Gulf St. subdivision dispute settled

A dispute over a four-lot subdivision at 622 Gulf St. has been resolved with a negotiated settlement with the adjacent property owners at 646 Gulf St.

The Planning and Zoning Board (P&Z) unanimously approved the settlement at its Sept. 17 meeting, with the final approval coming from Superior Court Judge Theodore R. Tyma on Sept. 23 at the State Superior Courthouse in Derby.

Attorney Thomas Lynch, representing Francis G. and Mona J. Luperella of 646 Gulf St., speaking by phone following the court hearing, said that under state law, land use cases cannot be withdrawn, even if those involved reach a settlement, hence the need for the hearing. Lynch said that since the P&Z agreed to the settlement, Tyma accepted the stipulation, ending the case.

The Luparellas had challenged the board’s Aug. 7, 2018, approval of the subdivision at 622 Gulf St. Lynch wrote in the Aug. 29, 2018, lawsuit that the P&Z’s decision was “contrary and inconsistent to the Milford Subdivision Regulations” because it allowed for the “creation of building lots without proper roadway access.”

George H. Ward, Trustee, owner of 622 Gulf St. had received approval from the board for the subdivision, including a waiver for the width of the accessways to the rear lots, and for the shape of two of the four lots. There are three houses on the property and these houses are accessed by either rights of way or easements across neighboring properties, which date back about a century. The board approval included permission to construct two additional houses.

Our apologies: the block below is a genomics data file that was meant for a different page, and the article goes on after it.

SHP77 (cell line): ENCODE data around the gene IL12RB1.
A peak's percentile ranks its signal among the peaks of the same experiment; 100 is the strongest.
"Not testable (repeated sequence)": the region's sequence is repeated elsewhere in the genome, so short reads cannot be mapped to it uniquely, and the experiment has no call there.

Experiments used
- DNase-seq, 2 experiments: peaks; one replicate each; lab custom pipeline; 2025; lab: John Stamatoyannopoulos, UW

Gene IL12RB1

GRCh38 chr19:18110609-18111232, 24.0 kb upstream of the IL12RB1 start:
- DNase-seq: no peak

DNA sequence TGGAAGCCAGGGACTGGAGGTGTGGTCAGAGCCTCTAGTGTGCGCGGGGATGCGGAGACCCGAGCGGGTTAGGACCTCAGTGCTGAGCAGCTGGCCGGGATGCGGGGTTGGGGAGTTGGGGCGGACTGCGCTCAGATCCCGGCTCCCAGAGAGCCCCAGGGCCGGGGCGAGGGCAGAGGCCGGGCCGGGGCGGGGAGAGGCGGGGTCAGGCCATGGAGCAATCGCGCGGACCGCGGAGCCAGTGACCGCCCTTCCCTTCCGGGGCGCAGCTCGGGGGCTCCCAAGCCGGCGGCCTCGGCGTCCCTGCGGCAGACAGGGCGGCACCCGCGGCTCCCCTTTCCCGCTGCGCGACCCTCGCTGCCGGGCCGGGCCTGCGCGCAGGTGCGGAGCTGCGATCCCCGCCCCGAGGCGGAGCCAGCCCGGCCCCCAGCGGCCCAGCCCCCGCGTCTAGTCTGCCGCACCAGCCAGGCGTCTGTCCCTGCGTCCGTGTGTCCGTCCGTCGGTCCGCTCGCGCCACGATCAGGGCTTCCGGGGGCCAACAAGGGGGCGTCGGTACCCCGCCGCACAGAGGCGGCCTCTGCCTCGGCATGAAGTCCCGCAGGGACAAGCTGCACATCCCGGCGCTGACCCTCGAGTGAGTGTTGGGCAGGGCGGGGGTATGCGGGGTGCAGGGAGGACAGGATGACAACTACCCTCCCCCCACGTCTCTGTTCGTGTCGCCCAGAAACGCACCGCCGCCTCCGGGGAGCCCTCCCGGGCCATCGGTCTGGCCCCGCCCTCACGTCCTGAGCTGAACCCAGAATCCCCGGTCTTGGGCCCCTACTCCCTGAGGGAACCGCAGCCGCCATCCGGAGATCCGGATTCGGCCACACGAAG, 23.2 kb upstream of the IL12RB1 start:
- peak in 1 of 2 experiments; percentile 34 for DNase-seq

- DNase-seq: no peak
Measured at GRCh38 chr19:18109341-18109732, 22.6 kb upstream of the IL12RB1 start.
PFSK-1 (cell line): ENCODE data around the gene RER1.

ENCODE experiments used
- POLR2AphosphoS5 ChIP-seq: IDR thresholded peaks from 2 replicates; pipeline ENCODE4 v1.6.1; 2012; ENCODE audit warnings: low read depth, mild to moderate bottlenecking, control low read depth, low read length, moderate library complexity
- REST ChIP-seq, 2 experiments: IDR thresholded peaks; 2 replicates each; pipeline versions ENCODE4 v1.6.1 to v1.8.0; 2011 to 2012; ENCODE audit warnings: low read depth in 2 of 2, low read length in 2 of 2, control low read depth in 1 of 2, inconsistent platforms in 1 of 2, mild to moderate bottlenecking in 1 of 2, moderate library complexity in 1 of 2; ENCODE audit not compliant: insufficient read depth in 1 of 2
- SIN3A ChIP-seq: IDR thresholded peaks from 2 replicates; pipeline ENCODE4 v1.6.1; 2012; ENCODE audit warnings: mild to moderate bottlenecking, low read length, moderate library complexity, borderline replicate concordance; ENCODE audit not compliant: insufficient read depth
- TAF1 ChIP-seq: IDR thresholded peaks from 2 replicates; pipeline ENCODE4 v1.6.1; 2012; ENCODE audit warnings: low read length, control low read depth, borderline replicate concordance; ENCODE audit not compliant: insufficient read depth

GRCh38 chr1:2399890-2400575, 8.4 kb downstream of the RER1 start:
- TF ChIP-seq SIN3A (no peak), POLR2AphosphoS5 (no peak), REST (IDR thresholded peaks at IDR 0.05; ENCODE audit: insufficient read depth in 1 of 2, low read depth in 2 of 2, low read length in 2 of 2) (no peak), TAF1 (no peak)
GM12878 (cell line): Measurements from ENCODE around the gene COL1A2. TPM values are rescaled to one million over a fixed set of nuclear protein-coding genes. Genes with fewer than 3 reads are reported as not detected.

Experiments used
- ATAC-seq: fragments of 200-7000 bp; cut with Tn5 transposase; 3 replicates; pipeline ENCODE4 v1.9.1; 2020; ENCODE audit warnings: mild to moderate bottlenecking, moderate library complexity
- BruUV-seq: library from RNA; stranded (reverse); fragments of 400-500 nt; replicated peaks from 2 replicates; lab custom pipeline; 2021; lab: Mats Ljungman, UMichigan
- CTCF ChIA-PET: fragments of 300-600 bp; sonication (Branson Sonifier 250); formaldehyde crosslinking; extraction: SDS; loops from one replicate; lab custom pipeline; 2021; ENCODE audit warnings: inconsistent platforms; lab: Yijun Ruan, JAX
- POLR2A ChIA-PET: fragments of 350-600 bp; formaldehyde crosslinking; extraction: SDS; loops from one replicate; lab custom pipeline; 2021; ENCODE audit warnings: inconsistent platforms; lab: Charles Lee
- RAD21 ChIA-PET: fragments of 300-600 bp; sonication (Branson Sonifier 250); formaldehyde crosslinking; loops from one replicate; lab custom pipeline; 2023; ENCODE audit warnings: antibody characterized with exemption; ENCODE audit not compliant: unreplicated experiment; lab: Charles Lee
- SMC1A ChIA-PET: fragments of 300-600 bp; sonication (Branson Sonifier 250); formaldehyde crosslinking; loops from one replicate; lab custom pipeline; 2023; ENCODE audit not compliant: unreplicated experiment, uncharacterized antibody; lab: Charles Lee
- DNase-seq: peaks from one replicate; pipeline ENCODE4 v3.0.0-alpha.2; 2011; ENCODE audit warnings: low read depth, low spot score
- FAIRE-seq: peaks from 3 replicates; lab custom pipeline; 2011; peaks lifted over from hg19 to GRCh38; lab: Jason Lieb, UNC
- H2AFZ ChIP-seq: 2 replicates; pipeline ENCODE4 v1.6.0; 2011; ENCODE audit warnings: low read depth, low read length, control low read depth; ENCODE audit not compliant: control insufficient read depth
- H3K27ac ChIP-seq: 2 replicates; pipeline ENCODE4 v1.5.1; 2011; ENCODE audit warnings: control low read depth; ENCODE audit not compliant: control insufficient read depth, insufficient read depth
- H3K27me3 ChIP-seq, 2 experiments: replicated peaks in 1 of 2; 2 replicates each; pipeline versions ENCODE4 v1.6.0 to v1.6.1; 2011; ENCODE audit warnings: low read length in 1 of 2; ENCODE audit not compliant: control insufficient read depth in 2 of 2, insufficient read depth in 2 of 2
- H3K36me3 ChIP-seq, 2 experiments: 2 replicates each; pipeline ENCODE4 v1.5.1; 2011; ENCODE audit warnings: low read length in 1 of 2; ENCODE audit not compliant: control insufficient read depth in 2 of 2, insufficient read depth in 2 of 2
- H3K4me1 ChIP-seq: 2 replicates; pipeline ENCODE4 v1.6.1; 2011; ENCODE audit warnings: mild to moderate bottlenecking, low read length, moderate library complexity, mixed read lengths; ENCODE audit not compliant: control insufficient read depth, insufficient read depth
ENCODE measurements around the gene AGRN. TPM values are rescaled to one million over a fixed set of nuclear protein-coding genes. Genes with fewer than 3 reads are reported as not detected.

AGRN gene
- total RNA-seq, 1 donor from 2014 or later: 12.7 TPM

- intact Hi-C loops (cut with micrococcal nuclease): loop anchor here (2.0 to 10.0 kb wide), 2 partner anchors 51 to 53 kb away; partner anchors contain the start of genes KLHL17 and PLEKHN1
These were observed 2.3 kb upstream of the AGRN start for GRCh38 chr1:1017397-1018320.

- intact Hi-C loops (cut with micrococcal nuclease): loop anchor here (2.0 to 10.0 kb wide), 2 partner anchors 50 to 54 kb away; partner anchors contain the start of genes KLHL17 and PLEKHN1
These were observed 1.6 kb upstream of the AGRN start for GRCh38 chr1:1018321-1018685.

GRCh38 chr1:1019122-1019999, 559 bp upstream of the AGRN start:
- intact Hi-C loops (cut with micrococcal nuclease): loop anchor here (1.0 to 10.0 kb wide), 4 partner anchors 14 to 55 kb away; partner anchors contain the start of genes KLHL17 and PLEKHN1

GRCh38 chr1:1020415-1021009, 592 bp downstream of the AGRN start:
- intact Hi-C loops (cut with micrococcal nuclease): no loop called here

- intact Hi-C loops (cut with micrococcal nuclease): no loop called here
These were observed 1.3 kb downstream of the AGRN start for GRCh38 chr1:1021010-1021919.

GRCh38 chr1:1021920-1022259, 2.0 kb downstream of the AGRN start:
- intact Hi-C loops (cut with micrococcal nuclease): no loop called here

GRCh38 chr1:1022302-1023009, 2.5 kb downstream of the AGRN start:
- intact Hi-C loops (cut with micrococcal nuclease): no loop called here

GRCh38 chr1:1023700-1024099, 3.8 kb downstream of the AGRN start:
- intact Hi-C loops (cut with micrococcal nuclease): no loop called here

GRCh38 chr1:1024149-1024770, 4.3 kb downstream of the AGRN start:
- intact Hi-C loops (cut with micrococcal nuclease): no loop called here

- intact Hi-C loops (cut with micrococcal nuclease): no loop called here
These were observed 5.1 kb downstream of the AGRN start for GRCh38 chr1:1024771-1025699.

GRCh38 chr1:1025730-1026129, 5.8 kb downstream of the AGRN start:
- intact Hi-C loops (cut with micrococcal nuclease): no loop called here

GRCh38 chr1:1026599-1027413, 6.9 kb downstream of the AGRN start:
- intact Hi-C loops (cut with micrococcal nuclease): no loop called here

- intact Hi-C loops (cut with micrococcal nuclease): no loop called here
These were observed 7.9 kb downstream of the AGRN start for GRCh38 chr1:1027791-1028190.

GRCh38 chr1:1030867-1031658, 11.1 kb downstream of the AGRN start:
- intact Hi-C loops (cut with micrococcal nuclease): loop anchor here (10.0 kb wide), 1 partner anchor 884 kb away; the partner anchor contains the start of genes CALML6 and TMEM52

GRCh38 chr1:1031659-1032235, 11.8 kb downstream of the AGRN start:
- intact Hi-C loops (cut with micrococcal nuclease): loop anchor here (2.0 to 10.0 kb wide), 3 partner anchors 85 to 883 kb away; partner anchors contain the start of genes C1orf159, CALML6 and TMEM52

The accessway to Old Field Lane to is 10 to 16 feet wide and the one to Gulf Street is 15 to 20 feet wide, both narrower than the 25 feet required by Milford’s zoning regulations for rear lots.

At the Sept. 17 P&Z meeting, Lynch said the main concern of the Luperellas was the access driveway from Old Field Lane, which he said was from a 1921 easement granted by a prior owner to the prior owner of the 622 Gulf St. property. He said they were concerned the construction of a two additional homes would overburden the easement.

Lynch said a realignment of the property line and creation of a new driveway on his client’s property allows access these two rear lots. He said the Fire Marshal Bernard Begley reviewed the plans and issued an approval memo on Sept. 12, based on the plans, which include a fire hydrant to be located on Gulf Street, and a driveway radius that meets the fire department’s standards for access.

“My clients were pleased with the outcome of these negotiations because by moving the driveway further back it now enables them to construct a home on the front part of the property,” said Lynch, commenting that with the location of the prior easement, they could not construct a house closer to the street with a water view.

Lynch said deed restrictions were negotiated including restricting the locations of future houses on both properties, and having Ward pay for the construction of the new common driveway with future maintenance costs to be shared by the two property owners on a negotiated basis.

Attorney Kevin Curseaden, who represented the Ward property, asked the board to approve the settlement, which would then need to be approved by a judge. Curseaden said the settlement involved a slight lot line adjustment and a relocation of the easement on the Ward property. He said the settlement has no impact on the subdivision approval.

There was no one from the public at the P&Z meeting to comment on the proposed settlement.